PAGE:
Review Summary: Outside of a few folksy cuts, OK Orchestra is no more inspired than the rest of AJR's sterile, infantile output, and only a little less annoying.
AJR's fourth studio album OK Orchestra begins with a narrator presenting the sound of the album's drums, then one of Ryan Met's vocal melodies, before presenting the sound of said drums turning into said melody. It is a demonstration of instrument morphing, a production technique that shows up throughout OK Orchestra. This kind of on-its-face acknowledgement of the artifice of the band being present only to highlight their glee at discovering a production trick the band thinks is new or inventive is present throughout AJR's discography. For years now, the band has been tagged with occupying a space in music that hits the “no” button in many listeners' brains despite their attempts at becoming inescapable pop stars that anyone can enjoy. If the band's love of their own arrested development isn't their biggest calling card, it's their insistence on trying to be the most relatable pop group through their more indie-centric tendencies, even as they completely miss the appeal of outsider music.
But if there's one thing I can say for OK Orchestra before I even start, it's that their timing couldn't have been better. Much of the music industry was shaken up by That Big World Event. Ghost is one of many bands that just won't release an album until they can tour again. Taylor Swift had to retreat to indie folk because stadium pop couldn't exist without stadiums. Oliver Tree flat out quit because of coronavirus (he got better). But AJR, being stuck inside their New York apartment? Business as usual, baby. In fact, that may be the biggest problem with OK Orchestra; it is the most rote and predictable album of their career.
Technically speaking, there are “wtf!?” moments in the instrumentation, but even those just feel muted and boring now. The overture, as with their past two albums, throws a bunch of recurring motifs in the album right at the start and they all disappear into this collage of synthesized and sampled noise. Aside from being longer than the last couple of intros, it's just not a shock to hear anymore. As stated, it is a vehicle for one of this album's production trademarks: instrument morphing, blending one instrument playing the same riff into another, making it sound alien, yet seamless all the same. And it's not a bad trick, but it's also not enough of a motif to sustain an album, both because it's not weighty enough within itself and it's never used to poetically amplify the album's themes or anything like that. It's just...an idea.
Lead single Bang!, as annoying as it is, might be the best pop moment on the album, because even between its nonsensical digressions about quinoa and doing taxes, or the sampled train line announcer butting in, it at least has an identifiable hook. On the flipside, I have no idea why Way Less Sad, the most recent single as of now, got the push that it did because the progression of the song is rote, predictable and monotonous. The chords feel like they never change, it's easy to guess what every vocal passage is going to sound like before you hear it...and the horn line has in fact been heard before (Simon and Garfunkel's My Little Town). Deeper cuts like Joe or The Trick suffer even further; The Trick kicks off with a swingtime-sounding vocal passage, but it just never really goes anywhere.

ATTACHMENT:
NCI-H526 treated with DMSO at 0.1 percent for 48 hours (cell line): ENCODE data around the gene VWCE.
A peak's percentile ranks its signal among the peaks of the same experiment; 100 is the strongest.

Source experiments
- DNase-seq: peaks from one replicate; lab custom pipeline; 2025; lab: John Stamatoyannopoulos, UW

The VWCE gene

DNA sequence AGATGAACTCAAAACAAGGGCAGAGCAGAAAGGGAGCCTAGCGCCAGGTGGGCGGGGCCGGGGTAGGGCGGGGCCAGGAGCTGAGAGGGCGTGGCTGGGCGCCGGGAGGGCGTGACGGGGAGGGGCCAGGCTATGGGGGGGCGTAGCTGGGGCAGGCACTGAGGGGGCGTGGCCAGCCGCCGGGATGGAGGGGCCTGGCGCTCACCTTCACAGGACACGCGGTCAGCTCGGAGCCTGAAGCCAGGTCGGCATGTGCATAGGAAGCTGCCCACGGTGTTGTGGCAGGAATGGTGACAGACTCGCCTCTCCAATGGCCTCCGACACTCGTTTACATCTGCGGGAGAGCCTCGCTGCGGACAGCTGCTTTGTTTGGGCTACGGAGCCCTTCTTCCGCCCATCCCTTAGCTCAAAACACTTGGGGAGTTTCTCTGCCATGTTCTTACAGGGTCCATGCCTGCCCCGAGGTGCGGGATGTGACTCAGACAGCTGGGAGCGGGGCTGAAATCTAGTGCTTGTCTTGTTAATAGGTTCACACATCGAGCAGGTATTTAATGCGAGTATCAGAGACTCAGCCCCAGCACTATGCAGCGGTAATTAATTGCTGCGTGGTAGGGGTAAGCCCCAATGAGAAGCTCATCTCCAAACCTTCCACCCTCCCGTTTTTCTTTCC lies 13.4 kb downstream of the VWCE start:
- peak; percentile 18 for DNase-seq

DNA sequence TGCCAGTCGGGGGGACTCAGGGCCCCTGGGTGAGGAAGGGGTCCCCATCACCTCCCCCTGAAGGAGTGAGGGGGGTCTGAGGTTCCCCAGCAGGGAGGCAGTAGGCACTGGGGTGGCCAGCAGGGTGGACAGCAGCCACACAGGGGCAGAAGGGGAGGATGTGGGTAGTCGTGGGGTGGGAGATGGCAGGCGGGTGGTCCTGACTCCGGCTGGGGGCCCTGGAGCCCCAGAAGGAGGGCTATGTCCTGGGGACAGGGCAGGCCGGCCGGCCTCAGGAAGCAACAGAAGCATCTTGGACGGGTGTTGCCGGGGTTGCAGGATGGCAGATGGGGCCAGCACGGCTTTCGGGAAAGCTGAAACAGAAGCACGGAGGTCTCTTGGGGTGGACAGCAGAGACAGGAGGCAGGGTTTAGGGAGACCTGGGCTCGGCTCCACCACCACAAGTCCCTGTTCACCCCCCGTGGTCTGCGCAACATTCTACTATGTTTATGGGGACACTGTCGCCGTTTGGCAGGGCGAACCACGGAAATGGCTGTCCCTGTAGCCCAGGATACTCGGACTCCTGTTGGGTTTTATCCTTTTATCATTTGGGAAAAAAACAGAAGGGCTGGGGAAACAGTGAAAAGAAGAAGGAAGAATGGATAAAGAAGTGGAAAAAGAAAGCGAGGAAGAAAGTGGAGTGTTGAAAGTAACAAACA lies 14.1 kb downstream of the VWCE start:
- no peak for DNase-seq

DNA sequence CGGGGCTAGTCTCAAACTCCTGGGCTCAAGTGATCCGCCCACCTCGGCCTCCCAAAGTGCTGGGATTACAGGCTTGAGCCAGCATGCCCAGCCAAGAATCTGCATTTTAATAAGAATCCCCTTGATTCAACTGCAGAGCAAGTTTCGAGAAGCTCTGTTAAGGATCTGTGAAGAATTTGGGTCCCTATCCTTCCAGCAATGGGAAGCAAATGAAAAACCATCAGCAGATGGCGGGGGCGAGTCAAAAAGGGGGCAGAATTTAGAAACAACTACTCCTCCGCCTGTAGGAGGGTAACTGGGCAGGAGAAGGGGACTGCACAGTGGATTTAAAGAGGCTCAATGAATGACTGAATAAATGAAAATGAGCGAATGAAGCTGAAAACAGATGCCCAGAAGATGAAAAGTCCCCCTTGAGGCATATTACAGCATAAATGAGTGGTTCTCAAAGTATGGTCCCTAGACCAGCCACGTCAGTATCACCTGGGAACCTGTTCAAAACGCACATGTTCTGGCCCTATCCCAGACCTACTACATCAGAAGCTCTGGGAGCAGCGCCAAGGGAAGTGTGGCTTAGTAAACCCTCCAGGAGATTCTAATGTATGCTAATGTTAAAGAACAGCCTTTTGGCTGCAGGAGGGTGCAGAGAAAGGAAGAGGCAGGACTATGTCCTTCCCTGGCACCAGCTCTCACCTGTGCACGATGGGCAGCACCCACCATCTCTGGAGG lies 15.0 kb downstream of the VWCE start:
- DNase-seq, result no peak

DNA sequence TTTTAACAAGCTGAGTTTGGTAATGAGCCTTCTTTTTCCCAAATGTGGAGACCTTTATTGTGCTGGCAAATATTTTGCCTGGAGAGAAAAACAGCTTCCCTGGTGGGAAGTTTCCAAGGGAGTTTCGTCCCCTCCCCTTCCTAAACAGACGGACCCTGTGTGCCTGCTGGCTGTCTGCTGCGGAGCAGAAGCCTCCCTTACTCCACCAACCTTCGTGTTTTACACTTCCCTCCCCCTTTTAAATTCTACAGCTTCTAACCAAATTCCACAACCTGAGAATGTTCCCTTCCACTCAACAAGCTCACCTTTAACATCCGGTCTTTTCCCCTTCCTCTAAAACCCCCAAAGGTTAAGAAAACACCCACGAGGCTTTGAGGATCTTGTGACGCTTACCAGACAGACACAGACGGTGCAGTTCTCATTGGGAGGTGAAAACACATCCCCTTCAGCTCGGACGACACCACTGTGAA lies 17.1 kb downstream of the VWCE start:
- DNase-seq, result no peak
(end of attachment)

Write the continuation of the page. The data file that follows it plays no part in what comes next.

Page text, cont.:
If anything does make OKO compositionally identifiable, it's the transparent references to children's nursery rhymes, because true to form, AJR do not want to let go of their childhoods. Sometimes you can vaguely see the outlines of how the melodies tie into the band's overall mood, but just because they clarify the band's intent doesn't make listening to them compelling. Humpty Dumpty's sing-song flow is childish, but not necessarily to the point of annoying precociousness. But there isn't even an attempt to make the lyrical theme of the verses work with the chorus, which...well, the song title gives a clue. It's weird this basically happens again with Way Less Sad and its “counting sheep, but the sheep died” bridge.
Not to belabour the point either, but flipping from composition to instrumentation, the album again fails to deliver any real shocks. Granted, however, it does make the package a bit less annoying than before. The Click had the effect of a bunch of foghorns blaring at once, with vocals pitch-shifted everywhere you heard them and no end of dubstep wubs or 808s. Neotheater was a lot less smothering even though it used a lot of chopped and screwed samples, and OKO's disparate instances of noisy production have been toned down even further. The mixing just feels a lot better, but there's still an overall syrupy quality to the music which makes it as drab as it is annoying. The first leg of the album features a lot of “hazy 50s nostalgia” aesthetics, 3 O'Clock Things opening with a doo-wop sample filtered even further, and later song Joe kicking off with a ragtime piano solo. But just as soon as this smothering atmosphere appears, it fades away, to be replaced with synth horns that sound like crap next to all the sampled brass on the album, or yet more instances of instrument warping.